By Julian Pecquet - 10/31/12 03:21 PM EDT
Al-Khalifa on Wednesday called the ban “temporary.”
The Obama administration has been criticized for not supporting the pro-democracy movement in Bahrain as it has in other Arab Spring countries. Republican candidate Mitt Romney has declined to challenge President Obama on the issue.
The United States is increasingly isolated, however. Great Britain has criticized Bahrain, despite signing a defense cooperation agreement with the country earlier this month.
“A blanket ban of this nature is excessive,” Alistair Burt, the British minister for the Middle East and North Africa, said Tuesday.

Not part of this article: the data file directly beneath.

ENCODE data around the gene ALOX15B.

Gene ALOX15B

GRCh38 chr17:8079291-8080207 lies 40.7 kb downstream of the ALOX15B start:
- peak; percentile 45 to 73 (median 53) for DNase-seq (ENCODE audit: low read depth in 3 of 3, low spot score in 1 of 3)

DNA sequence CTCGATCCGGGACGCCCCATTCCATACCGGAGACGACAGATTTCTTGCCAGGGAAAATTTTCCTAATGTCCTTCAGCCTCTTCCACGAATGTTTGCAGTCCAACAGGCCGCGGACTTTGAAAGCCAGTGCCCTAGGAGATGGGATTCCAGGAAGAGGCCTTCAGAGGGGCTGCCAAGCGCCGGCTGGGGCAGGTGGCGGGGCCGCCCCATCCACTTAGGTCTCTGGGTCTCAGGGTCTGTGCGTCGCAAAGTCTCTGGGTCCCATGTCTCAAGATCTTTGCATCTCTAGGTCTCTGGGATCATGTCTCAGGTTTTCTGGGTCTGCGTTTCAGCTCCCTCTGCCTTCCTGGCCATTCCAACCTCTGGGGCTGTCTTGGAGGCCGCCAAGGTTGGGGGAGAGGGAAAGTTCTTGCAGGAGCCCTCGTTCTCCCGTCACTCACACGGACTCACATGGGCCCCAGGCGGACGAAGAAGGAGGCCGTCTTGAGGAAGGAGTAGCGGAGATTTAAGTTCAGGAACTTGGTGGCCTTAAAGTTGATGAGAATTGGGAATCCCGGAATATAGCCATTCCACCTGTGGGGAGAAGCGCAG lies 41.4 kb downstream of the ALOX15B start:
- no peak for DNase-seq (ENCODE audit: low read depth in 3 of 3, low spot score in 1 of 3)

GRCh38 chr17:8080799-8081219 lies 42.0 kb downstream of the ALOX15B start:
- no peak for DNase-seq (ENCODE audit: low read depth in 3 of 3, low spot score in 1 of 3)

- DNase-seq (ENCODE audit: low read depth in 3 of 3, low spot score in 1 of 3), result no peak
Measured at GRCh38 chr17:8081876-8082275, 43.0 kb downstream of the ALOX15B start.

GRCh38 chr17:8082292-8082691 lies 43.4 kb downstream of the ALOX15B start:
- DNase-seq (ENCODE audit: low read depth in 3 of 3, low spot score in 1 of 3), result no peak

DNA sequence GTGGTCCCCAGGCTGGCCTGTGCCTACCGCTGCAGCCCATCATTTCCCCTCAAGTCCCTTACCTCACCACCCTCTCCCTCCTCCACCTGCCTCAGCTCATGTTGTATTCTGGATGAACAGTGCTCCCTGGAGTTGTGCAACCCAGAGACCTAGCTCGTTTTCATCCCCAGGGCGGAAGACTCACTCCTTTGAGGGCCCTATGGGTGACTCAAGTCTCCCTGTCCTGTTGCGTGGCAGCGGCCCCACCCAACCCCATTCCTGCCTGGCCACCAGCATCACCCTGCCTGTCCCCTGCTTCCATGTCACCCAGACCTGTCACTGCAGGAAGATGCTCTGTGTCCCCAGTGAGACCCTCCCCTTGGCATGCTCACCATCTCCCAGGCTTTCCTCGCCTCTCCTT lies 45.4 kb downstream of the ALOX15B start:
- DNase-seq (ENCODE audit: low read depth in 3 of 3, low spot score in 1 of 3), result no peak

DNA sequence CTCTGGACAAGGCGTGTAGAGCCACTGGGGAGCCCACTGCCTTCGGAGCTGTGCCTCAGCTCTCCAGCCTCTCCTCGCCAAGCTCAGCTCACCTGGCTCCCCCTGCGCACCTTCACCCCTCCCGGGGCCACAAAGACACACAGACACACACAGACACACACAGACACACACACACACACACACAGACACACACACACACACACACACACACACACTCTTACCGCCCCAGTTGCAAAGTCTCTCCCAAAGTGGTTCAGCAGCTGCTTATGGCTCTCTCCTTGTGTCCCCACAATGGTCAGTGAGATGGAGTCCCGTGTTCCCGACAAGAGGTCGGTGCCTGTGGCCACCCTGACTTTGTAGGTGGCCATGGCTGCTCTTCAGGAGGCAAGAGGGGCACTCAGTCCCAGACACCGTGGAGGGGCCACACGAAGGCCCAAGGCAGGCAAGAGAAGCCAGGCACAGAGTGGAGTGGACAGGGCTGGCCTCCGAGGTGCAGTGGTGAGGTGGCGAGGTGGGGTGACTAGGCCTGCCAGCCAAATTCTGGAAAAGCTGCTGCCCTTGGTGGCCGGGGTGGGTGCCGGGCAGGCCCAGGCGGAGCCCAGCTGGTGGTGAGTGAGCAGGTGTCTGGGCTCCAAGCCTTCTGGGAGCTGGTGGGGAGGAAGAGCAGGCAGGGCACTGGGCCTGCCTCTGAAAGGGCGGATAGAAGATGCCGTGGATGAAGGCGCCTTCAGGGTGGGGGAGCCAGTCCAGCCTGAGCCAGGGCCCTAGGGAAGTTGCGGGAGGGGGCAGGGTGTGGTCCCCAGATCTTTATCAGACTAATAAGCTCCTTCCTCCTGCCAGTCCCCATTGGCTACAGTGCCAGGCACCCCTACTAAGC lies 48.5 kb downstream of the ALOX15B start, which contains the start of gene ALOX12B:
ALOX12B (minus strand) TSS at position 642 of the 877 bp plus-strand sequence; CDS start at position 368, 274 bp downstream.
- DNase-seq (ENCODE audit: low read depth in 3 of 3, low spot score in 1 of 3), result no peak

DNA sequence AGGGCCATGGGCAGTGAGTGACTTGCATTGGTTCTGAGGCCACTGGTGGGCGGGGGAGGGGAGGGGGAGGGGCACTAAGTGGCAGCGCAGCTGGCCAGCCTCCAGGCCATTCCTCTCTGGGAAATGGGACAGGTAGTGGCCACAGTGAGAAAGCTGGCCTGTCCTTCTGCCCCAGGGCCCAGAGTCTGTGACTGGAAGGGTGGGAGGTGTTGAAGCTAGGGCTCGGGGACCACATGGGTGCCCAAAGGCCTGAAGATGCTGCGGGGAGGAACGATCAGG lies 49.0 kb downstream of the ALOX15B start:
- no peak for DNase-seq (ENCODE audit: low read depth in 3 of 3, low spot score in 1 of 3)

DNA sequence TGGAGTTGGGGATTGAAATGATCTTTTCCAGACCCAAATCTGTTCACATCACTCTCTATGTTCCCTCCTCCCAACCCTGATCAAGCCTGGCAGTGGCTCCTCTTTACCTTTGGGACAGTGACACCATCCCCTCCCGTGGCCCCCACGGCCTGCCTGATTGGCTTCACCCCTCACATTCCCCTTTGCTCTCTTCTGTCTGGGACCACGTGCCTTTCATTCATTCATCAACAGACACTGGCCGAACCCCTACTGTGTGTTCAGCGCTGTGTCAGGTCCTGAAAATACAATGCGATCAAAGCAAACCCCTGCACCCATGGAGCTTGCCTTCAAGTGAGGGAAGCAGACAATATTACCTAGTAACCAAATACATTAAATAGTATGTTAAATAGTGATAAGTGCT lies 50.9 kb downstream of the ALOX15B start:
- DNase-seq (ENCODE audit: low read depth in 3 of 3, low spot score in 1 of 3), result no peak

“Peaceful protest is a democratic right. I hope the Bahraini government will rescind this measure as quickly as possible.”
The human-rights group Amnesty International has also weighed in.
“Even in the event of sporadic or isolated violence once an assembly is underway, the authorities cannot simply declare a blanket prohibition on all protests," Hassiba Hadj Sahraoui, the Middle East and North Africa Program deputy director at Amnesty International, said in a statement.
"Such a sweeping measure amounts to nothing less than nullifying the rights to freedom of association, expression and assembly. Law enforcement officials must act to protect peaceful protesters rather than using the violent acts of a few as a pretext to restrict or impede the rights of all.”